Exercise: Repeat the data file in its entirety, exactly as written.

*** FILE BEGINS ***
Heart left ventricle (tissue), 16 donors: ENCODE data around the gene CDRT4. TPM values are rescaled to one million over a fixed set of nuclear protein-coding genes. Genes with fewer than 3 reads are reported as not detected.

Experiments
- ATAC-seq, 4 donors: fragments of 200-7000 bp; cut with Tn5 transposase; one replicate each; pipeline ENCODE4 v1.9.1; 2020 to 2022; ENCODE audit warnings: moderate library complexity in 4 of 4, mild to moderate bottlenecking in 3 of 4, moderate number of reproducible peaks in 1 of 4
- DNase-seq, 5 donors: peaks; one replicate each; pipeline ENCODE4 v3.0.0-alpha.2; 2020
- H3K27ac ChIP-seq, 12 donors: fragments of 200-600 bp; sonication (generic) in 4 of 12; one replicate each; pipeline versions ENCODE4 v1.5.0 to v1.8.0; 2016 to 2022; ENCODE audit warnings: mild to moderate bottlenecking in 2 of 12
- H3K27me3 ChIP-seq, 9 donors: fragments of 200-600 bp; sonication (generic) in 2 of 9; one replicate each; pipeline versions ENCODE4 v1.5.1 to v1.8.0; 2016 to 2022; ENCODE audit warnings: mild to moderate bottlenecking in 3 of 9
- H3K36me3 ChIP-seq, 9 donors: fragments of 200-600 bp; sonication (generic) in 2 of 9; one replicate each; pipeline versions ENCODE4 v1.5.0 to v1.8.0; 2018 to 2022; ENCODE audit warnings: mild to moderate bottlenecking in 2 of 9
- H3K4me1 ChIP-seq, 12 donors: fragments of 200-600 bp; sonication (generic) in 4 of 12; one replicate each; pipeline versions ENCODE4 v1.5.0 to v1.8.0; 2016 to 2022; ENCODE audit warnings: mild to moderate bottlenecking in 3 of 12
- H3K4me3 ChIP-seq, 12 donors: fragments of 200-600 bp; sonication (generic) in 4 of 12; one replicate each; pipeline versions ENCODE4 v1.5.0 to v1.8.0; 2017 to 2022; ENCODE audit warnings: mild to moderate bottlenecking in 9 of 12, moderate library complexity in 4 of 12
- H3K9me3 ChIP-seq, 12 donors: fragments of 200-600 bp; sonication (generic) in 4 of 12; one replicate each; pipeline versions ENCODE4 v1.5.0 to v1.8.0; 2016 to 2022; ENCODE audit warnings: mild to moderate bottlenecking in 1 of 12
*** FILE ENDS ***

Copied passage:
Heart left ventricle (tissue), 16 donors: ENCODE data around the gene CDRT4. TPM values are rescaled to one million over a fixed set of nuclear protein-coding genes. Genes with fewer than 3 reads are reported as not detected.

Experiments
- ATAC-seq, 4 donors: fragments of 200-7000 bp; cut with Tn5 transposase; one replicate each; pipeline ENCODE4 v1.9.1; 2020 to 2022; ENCODE audit warnings: moderate library complexity in 4 of 4, mild to moderate bottlenecking in 3 of 4, moderate number of reproducible peaks in 1 of 4
- DNase-seq, 5 donors: peaks; one replicate each; pipeline ENCODE4 v3.0.0-alpha.2; 2020
- H3K27ac ChIP-seq, 12 donors: fragments of 200-600 bp; sonication (generic) in 4 of 12; one replicate each; pipeline versions ENCODE4 v1.5.0 to v1.8.0; 2016 to 2022; ENCODE audit warnings: mild to moderate bottlenecking in 2 of 12
- H3K27me3 ChIP-seq, 9 donors: fragments of 200-600 bp; sonication (generic) in 2 of 9; one replicate each; pipeline versions ENCODE4 v1.5.1 to v1.8.0; 2016 to 2022; ENCODE audit warnings: mild to moderate bottlenecking in 3 of 9
- H3K36me3 ChIP-seq, 9 donors: fragments of 200-600 bp; sonication (generic) in 2 of 9; one replicate each; pipeline versions ENCODE4 v1.5.0 to v1.8.0; 2018 to 2022; ENCODE audit warnings: mild to moderate bottlenecking in 2 of 9
- H3K4me1 ChIP-seq, 12 donors: fragments of 200-600 bp; sonication (generic) in 4 of 12; one replicate each; pipeline versions ENCODE4 v1.5.0 to v1.8.0; 2016 to 2022; ENCODE audit warnings: mild to moderate bottlenecking in 3 of 12
- H3K4me3 ChIP-seq, 12 donors: fragments of 200-600 bp; sonication (generic) in 4 of 12; one replicate each; pipeline versions ENCODE4 v1.5.0 to v1.8.0; 2017 to 2022; ENCODE audit warnings: mild to moderate bottlenecking in 9 of 12, moderate library complexity in 4 of 12
- H3K9me3 ChIP-seq, 12 donors: fragments of 200-600 bp; sonication (generic) in 4 of 12; one replicate each; pipeline versions ENCODE4 v1.5.0 to v1.8.0; 2016 to 2022; ENCODE audit warnings: mild to moderate bottlenecking in 1 of 12